Unless you’re a tiger or maybe a vampire, pointy teeth are not your friend – especially when they’re on your bicycle.
The design of most conventional bicycles and current eBikes relies upon a drivechain that contacts metal on metal and leads sooner or later to bits wearing out. The components of your drivechain – the chainrings at the front, the cogs at the back, the chain and derailleurs – should be treated to some extent as consumable items that will need replacing over the lifetime of the bike.
Things that grind you down.
The lifespan of the drivechain is influenced by a number of factors, including:
Amount of use and weather
Use it a lot, it will wear out quicker, especially if ridden in all weathers with little or no care. That said a heavily used but well-maintained drivechain can last for years.
Maintenance: cleaning, lubrication and storage
In the shop we see a lot of bikes come in with drivechains covered in a sticky, grey paste. This is a combination of muck picked up from the road, oil and bits of very finely ground metal from the bike. Left to accumulate this gunk forms a grinding paste that will shorten the lifespan of your drivechain.
Just wiping your chain down with an old cloth on a regular basis can stop this building up. Then use a bike specific oil to lightly coat the rollers in the middle of the chain. You do not have cover the whole chain – indeed it is better not to as this attracts dirt.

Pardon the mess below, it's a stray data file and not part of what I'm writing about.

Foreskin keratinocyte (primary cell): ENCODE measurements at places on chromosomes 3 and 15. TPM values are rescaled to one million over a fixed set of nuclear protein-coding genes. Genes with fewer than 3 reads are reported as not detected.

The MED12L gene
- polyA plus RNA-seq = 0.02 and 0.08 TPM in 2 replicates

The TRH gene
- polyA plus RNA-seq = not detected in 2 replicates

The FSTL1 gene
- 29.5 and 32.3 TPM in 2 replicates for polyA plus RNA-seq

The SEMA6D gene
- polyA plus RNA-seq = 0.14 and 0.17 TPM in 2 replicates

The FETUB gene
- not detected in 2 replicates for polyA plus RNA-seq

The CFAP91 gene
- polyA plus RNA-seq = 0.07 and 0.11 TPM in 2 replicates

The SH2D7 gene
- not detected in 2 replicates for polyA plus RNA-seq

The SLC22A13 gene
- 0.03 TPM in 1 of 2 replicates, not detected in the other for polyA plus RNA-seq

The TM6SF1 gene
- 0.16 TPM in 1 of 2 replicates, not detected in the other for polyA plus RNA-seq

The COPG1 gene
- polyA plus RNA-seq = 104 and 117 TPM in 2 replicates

At the other end of the chain neglect spectrum is the rusty dry chain that you can hear squeaking down the road. That squeak is a cry for help. A little bit of chain lube will keep things running smoothly and quietly and increase the lifespan of your drivechain.
Weight and riding style, including variety of gears you ride in and chain line
If you weigh eight stone and pedal perfectly smoothly your drivechain will probably last a long time. If like me you’re a heavyweight stomper, things will wear out quicker. Likewise if you ride at the extremes of your chainrings and cassette – that is small ring and small cog or big ring and big cog – the more acute angle of the chain will wear your chain, rings and cogs quicker.
Check your chain and increase your component life expectancy.
Chains on bikes tend to wear out more quickly than the other components of the drivechain, and once a chain is worn it can accelerate wear on chainrings and cogs at the back. As wear increases you might experience gears slipping and skipping. For this reason it is a good idea to check chain wear and replace the chain when it becomes worn. We have chain wear gauges in the shop and are always happy to check your chain for you. Just call in.
Alternatively, if you prefer to check your chain yourself we have gauges available to buy as well as a full range of cleaning products and lubricants. Again, we are very happy to advise on what might suit you best.